ACTA Member finds prostate cancer pill gives patients 30% better survival rate


Prostate cancer is the second most common cause of cancer death in Australian men, and one in every seven men will be diagnosed with the disease by the age of 85. It’s no surprise then, that Australian researchers are investigating treatments to give patients the best chance of survival.

Led by ACTA Member the Australian and New Zealand Urogenital and Prostate Cancer Trials Group (ANZUP), the ENZAMET (Addition of Enzalutamide to Standard of Care in Metastatic Hormone-Sensitive Prostate Cancer) investigator-led clinical trial was able to ascertain that giving enzalutamide to patients who are just starting androgen deprivation therapy (ADT) reduced the risk of death at 3-years by a third.

The addition of Enzalutamide as a therapy also significantly increased the time until the cancer showed signs of growing.

ANZUP Chair, Professor Ian Davis said that around 3,500 Australian men will die from prostate cancer this year, highlighting the urgency of finding new treatments, and ways of using established treatments better.

“Prostate cancer is complex and so are the benefits, side effects and risks of multiple treatments.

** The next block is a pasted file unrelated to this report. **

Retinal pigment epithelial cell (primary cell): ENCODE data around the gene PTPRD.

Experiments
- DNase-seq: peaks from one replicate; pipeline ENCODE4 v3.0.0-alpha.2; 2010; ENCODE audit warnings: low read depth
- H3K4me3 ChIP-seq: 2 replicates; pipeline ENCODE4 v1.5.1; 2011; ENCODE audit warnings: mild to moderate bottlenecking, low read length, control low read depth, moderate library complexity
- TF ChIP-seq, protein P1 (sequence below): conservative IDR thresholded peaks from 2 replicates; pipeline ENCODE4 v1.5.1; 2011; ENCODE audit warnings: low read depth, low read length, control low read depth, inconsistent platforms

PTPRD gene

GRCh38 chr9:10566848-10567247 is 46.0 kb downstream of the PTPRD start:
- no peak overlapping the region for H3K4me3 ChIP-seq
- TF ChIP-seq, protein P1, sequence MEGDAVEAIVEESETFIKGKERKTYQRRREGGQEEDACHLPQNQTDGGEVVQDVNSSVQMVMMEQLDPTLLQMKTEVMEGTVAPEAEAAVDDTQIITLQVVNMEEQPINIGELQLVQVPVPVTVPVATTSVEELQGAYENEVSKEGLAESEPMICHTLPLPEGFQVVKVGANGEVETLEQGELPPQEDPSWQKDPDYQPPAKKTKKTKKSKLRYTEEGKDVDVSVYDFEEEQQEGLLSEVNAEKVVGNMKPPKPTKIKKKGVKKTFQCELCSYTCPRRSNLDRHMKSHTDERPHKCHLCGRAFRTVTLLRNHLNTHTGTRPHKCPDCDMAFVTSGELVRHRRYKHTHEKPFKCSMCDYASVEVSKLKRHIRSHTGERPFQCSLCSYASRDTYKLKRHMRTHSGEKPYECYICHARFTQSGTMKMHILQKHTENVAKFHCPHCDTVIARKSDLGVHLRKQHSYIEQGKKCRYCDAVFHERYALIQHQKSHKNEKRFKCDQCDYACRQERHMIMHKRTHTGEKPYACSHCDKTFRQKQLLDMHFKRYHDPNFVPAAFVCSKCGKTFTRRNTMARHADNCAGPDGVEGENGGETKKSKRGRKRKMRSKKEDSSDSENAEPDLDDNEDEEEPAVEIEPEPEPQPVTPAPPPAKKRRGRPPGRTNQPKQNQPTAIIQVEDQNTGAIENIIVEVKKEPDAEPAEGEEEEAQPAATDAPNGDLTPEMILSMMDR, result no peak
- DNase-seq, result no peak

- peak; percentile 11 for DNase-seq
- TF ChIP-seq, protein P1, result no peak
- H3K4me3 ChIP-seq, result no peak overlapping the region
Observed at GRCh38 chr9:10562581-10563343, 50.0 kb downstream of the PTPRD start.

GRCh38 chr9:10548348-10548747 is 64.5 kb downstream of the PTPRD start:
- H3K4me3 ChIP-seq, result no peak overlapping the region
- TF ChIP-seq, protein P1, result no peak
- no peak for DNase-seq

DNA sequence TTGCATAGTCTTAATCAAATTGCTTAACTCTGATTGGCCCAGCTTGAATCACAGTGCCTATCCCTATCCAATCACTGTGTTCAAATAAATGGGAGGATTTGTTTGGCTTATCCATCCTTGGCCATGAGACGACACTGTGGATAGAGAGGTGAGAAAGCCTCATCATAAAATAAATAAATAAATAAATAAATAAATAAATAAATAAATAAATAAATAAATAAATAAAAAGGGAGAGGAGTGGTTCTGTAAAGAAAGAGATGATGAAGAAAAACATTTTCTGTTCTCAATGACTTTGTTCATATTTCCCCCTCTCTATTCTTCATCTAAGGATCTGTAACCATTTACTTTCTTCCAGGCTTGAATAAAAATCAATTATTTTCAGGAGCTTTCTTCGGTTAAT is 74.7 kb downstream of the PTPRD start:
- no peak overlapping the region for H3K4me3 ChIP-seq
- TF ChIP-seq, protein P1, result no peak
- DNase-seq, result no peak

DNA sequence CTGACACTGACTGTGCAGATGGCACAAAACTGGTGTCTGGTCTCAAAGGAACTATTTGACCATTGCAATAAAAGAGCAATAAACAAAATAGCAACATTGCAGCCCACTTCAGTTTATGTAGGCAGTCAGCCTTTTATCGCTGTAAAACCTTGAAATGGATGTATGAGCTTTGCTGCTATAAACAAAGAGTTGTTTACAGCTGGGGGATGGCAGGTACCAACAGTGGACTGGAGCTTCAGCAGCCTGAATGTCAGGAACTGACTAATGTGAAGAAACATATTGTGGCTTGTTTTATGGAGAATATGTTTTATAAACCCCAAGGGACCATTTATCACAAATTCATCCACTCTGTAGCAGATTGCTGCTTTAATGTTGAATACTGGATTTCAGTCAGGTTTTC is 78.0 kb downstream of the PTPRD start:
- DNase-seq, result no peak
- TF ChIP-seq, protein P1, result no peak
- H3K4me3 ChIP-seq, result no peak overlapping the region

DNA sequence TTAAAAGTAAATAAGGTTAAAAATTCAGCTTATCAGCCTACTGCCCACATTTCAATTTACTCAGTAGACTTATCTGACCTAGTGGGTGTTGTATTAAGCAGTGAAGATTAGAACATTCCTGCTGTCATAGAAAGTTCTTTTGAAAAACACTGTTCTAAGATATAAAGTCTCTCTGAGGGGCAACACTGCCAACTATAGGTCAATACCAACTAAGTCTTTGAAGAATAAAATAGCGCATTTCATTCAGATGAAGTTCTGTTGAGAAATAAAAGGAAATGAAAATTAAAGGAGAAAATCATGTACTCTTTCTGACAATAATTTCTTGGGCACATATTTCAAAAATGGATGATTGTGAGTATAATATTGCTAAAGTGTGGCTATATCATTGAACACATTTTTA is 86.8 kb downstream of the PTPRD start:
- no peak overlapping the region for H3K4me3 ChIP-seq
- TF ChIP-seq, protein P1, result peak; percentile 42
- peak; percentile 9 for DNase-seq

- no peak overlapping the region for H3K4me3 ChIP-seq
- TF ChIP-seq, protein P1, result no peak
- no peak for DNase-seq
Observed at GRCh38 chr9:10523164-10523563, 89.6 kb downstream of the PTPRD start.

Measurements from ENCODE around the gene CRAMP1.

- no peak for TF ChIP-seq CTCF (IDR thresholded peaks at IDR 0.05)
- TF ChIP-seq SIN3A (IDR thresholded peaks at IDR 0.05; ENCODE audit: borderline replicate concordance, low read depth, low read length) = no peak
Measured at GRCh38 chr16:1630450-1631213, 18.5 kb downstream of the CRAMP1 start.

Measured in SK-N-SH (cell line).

“Clinical trials are the most effective way of determining which treatments, alone or in combination, will provide the greatest survival benefit to the patient with the least adverse outcomes,” said Professor Davis.

The findings from the ENZAMET trial will mean that once Enzalutamide is available, men with metastatic prostate cancer will have another treatment option.

ENZAMET is an international investigator-initiated trial led by ANZUP and sponsored by the University of Sydney, which began in 2014. The trial recruited 1125 patients from 83 medical centres around the world. The study is led by the Australian and New Zealand Urogenital and Prostate (ANZUP) Cancer Trials Group.

The findings of the trial were published in the New England Journal of Medicine, and presented in the Plenary Session at the American Society of Clinical Oncology (ASCO) Annual Scientific Meeting in Chicago on Sunday 2 June. Read more about the study here.